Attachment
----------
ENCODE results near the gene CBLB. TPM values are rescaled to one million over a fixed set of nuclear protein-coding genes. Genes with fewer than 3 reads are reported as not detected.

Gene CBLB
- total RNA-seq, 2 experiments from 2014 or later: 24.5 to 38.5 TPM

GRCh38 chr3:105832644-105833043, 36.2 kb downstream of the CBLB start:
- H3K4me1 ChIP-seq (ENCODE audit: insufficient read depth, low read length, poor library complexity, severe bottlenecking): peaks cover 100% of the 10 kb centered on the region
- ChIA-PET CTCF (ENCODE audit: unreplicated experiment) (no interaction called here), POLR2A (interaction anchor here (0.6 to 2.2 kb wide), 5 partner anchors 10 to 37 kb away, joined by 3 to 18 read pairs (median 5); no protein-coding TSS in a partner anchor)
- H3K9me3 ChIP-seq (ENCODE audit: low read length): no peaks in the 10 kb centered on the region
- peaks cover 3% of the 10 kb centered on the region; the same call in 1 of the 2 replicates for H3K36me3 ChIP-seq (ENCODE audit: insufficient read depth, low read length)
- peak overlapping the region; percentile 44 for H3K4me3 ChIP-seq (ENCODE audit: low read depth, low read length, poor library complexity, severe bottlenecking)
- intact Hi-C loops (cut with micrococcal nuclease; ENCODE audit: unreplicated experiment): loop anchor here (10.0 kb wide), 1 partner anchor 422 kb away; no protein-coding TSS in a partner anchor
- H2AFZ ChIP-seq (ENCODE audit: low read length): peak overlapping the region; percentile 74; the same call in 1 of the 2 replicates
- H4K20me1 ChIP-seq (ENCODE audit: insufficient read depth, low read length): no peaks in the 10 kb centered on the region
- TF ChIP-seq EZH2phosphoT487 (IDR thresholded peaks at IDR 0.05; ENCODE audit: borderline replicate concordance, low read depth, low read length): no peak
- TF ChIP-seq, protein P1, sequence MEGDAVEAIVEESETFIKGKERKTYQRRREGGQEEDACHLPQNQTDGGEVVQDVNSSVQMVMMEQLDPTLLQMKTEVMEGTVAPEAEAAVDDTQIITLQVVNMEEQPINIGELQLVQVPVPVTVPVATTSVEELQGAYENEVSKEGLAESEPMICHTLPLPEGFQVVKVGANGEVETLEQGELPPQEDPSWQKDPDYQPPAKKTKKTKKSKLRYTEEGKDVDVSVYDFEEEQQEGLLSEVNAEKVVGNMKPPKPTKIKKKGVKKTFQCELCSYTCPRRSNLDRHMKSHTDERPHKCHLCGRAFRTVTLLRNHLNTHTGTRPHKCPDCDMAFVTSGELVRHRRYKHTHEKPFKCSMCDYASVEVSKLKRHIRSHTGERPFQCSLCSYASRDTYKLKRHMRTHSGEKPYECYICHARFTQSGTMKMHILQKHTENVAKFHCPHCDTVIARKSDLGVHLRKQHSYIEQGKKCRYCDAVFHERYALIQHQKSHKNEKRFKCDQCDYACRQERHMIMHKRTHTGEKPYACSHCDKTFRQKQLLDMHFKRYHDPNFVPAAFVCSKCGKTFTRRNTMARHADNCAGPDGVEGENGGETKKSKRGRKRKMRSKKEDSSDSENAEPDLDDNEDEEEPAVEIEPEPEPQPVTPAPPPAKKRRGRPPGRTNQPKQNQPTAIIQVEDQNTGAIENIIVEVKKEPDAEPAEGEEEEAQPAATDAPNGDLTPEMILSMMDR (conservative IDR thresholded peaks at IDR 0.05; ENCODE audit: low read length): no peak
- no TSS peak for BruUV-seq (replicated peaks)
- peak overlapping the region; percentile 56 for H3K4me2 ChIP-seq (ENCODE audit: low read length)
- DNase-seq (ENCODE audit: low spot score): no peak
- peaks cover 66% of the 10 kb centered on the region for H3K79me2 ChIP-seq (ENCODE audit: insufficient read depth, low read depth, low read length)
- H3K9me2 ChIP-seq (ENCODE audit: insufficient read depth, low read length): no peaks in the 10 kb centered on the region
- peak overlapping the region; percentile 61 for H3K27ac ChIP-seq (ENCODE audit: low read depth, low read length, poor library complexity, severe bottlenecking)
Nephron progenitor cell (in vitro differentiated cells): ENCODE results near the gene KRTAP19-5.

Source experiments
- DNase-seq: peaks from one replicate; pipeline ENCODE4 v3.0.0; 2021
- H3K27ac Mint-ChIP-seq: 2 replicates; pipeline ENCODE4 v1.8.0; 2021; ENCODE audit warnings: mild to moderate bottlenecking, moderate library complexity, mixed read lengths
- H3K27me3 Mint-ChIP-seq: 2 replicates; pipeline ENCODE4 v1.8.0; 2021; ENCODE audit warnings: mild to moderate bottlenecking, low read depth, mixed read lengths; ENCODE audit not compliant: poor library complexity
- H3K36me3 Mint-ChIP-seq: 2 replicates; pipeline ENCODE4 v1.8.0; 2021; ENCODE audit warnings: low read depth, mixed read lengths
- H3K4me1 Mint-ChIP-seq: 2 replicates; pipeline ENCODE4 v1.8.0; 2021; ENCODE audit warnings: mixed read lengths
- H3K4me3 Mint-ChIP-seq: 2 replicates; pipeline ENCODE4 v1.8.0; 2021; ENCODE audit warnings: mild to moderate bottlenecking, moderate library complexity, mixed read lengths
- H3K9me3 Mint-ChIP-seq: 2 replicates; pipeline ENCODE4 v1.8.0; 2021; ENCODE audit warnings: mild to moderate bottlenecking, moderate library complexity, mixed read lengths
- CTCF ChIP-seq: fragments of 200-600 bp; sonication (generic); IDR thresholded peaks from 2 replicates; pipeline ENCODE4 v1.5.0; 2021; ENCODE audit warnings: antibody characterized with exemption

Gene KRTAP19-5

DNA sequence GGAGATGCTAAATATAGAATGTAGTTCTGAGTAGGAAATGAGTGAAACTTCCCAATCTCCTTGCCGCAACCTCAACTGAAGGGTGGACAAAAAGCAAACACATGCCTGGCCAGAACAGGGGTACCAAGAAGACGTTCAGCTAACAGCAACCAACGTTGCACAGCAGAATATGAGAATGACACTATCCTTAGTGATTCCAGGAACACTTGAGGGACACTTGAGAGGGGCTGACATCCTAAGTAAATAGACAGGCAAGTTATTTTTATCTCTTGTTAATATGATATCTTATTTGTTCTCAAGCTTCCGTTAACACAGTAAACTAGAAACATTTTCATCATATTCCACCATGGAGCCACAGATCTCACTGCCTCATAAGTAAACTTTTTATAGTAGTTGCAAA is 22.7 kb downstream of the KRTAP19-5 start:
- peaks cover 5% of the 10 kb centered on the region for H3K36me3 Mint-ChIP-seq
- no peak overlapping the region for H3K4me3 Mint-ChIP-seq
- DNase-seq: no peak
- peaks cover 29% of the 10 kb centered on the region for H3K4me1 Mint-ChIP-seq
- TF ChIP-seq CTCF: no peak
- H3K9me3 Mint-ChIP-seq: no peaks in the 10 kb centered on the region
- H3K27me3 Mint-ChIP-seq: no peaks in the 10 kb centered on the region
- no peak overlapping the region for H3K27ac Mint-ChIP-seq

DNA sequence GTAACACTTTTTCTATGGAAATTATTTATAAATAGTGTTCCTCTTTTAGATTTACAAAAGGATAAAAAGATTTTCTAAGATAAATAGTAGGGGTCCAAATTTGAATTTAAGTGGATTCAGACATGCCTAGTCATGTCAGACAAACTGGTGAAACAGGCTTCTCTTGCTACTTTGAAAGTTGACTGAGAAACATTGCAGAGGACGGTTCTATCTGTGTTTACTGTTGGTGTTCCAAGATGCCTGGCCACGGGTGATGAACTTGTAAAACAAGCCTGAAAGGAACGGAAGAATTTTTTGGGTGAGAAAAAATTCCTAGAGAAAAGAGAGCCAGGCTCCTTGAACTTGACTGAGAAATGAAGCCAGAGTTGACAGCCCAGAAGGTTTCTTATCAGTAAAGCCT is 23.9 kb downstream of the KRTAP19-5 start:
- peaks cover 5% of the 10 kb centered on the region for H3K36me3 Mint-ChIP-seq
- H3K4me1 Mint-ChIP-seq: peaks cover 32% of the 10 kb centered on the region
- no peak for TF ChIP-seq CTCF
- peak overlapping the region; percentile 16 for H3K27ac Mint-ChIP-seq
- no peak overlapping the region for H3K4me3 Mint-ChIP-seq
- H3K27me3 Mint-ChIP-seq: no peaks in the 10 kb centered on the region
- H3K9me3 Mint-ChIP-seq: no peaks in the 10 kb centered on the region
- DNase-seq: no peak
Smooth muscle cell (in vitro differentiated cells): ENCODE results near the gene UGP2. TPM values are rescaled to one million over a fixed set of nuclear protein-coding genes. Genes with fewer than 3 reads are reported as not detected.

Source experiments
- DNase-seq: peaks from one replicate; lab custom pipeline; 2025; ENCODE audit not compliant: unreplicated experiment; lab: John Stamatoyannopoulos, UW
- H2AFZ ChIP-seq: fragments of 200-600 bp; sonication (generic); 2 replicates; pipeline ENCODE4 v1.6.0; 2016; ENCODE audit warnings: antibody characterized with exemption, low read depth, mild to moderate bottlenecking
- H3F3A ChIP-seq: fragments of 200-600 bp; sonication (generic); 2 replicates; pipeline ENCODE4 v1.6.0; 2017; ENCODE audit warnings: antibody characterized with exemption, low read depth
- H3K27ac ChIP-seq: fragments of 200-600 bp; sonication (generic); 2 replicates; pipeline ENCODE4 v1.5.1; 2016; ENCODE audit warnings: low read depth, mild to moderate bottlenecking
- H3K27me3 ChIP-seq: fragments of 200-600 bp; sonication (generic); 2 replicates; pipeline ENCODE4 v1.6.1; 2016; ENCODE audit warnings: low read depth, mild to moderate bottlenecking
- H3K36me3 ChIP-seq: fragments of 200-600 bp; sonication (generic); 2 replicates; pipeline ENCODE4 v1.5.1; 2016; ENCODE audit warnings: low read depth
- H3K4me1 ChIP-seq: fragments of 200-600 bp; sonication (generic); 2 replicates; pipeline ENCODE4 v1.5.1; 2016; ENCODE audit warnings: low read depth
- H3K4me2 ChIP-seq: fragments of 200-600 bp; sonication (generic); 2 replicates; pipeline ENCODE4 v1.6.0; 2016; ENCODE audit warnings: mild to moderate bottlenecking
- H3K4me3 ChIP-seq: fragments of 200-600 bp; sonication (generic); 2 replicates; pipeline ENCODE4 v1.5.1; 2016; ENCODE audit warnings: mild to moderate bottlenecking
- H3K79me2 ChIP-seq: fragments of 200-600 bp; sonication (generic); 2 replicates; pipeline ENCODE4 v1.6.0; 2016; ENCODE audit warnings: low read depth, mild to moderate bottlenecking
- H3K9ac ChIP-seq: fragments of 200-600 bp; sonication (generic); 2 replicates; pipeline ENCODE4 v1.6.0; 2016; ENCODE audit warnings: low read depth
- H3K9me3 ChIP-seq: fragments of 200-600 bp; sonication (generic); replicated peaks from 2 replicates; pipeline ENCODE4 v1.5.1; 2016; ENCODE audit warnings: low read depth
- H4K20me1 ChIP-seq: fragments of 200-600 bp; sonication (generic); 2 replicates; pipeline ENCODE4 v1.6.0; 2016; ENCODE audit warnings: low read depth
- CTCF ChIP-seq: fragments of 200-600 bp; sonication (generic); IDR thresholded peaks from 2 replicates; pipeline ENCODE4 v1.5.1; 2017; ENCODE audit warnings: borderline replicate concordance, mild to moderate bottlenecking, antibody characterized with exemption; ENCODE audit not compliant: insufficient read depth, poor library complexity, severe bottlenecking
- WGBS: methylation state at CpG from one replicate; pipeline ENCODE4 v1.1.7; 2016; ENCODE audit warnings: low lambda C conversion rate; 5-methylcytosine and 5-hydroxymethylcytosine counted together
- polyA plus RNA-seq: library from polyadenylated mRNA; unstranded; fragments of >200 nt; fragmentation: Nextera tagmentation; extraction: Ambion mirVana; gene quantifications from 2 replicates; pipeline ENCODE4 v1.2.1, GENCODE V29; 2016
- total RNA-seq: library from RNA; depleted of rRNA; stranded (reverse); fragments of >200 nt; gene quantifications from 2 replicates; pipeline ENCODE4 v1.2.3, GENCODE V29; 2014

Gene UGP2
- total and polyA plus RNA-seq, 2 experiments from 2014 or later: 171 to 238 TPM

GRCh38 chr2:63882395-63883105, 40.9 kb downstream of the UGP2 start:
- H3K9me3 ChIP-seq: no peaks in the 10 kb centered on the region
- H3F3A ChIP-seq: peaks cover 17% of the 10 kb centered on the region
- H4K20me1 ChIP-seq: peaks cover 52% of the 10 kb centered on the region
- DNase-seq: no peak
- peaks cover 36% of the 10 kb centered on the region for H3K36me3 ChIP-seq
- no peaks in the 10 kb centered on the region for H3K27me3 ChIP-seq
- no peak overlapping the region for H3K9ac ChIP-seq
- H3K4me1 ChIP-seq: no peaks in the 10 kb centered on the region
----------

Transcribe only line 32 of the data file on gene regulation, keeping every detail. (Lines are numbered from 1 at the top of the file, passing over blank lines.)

DNA sequence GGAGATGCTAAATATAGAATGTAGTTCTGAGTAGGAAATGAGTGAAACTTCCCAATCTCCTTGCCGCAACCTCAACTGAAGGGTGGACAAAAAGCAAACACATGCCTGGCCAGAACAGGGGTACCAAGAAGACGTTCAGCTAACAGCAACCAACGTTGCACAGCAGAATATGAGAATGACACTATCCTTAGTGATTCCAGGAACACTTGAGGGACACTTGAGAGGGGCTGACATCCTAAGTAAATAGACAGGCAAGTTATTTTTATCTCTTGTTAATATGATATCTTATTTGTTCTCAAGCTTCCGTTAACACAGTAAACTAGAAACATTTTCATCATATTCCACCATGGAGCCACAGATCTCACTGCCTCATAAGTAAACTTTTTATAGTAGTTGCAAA is 22.7 kb downstream of the KRTAP19-5 start: